Contemporary Muslim Fashions

https://collection.cooperhewitt.org/exhibitions/2318802212/

Contemporary Muslim Fashions

Contemporary Muslim Fashions is the first major museum exhibition to explore the rise of the modest fashion industry. Modest fashion refers to garments that are both highly fashionable and provide sufficient body cover to address cultural concerns for modesty. Many Muslim women and men dress modestly, in accordance with their faith, but individual and collective interpretations of modesty vary widely. In recent years, there has been increased awareness of Muslim consumers as an important segment of the global fashion industry, and increased visibility for designers and brands whose clothing responds to their needs. In some countries, such as Saudi Arabia and Iran, covering in the public sphere is regulated by law. Elsewhere it is a personal choice, informed by religious, cultural, and political concerns. Contemporary Muslim Fashions focuses on the intersection of regional dress styles, global fashion trends, and personal attitudes toward modesty. The exhibition does not aim to be a definitive survey but instead offers a current snapshot of Muslim women and fashion by spotlighting key themes and locations. Fashion can serve as a platform for self-expression and as a tool for positive social change. The exhibition examines how Muslim women—those who cover their heads and those who do not—have become arbiters of style within and beyond their communities. As designers and entrepreneurs, they have shown that clothing can be on-trend and still meet the needs of diverse wearers. As consumers, they have used their influence to shape global fashion markets. And as journalists, bloggers, and influencers, they have confronted a lack of representation in the mainstream fashion narrative and drawn international attention to the vitality of Muslim modest style. Contemporary Muslim Fashions is organized by the Fine Arts Museums of San Francisco. The Cooper Hewitt presentation of Contemporary Muslim Fashions is made possible by support from the August Heckscher Exhibition Fund. Additional support is provided by the Barbara and Morton Mandel Design Gallery Endowment Fund and Edward and Helen Hintz. Funding is also provided by the Cooper Hewitt Master's Program Fund.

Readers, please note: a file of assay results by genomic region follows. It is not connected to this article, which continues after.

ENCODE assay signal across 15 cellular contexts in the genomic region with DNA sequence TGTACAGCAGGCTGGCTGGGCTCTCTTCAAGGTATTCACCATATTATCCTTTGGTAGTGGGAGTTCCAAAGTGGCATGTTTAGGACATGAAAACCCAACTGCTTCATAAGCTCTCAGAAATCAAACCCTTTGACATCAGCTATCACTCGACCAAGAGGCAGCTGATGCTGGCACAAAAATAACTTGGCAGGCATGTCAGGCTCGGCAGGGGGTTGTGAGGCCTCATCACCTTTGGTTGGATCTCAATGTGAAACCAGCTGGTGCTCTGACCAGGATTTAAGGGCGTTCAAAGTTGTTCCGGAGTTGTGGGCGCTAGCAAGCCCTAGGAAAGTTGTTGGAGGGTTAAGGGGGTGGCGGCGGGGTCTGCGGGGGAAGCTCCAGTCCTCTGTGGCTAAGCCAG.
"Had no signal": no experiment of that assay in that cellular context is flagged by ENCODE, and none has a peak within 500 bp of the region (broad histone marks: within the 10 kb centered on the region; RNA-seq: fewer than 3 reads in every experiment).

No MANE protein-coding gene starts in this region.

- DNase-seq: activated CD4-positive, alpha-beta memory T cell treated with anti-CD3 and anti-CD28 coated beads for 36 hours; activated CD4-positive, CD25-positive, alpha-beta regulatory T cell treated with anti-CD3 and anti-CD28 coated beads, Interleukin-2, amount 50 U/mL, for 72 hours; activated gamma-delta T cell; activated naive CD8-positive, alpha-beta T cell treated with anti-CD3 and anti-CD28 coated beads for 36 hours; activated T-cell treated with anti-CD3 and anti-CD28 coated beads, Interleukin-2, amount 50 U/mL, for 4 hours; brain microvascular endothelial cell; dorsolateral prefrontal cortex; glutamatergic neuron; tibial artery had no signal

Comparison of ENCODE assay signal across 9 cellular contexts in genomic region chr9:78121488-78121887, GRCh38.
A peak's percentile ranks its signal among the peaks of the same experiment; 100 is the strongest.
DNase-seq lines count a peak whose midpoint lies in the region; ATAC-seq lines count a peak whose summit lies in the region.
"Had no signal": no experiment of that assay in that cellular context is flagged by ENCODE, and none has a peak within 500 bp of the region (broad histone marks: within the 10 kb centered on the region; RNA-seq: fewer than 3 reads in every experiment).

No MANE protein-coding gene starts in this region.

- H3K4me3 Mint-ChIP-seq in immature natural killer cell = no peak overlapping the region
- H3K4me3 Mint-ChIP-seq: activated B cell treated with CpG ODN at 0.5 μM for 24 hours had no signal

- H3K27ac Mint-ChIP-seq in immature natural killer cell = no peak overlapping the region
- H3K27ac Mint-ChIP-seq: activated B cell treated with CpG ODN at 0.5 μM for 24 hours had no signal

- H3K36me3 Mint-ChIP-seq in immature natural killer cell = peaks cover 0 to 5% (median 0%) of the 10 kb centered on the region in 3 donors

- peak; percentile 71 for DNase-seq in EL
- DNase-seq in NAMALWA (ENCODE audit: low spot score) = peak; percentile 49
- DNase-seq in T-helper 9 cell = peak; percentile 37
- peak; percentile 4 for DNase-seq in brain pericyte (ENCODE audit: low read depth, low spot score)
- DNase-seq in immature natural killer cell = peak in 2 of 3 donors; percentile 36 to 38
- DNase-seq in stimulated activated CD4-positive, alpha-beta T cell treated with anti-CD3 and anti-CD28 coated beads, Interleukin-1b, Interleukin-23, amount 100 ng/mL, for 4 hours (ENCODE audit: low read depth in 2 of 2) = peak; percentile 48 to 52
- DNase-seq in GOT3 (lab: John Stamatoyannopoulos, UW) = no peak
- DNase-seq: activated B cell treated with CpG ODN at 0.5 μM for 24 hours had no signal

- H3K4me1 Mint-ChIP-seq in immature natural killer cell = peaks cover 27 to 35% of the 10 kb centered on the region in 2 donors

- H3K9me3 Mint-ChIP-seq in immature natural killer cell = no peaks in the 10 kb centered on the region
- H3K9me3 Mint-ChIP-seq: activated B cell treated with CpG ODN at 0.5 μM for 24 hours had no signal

Contemporary Muslim Fashions

https://collection.cooperhewitt.org/objects/2318797273/

  • screenprint on paper
  • Private collection

In January 2017, the social advocacy group Amplifier commissioned street artist Shepard Fairey to design a series of posters—We the People—in protest of president-elect Donald Trump. In his characteristic style, Fairey combined the first words of the United States Constitution with portraits of Native Americans, African Americans, Muslims, and Latinas. “We thought [they were the] groups that had been . . . criticized by Trump and maybe were going to be . . . feeling that their needs would be neglected in a Trump administration,” Fairey says.

This object is currently on display in room 302 in Carnegie Mansion.

Contemporary Muslim Fashions

https://collection.cooperhewitt.org/objects/2318797274/

  • Designed by Datin Haslinda Abdul Rahim
  • silk linen, silk gauze, rhinestones, paste stones
  • Courtesy of Modesty Is a Lifestyle by Blancheur

Blancheur offers women’s ready-to-wear garments and collections of telekung—prayer garments worn by Southeast Asian Muslim women. As designer Datin Haslinda Abdul Rahim explains, “We strive to create praying attire that allows the wearers to look their best in prayers and at other occasions without compromising their comfort.”

This object is currently on display in room 302 in Carnegie Mansion.

Contemporary Muslim Fashions

https://collection.cooperhewitt.org/objects/2318797275/

  • Designed by Faiza Bouguessa
  • polyester crepe, satin, embossed faux leather, brass-plated buckle
  • Courtesy of Bouguessa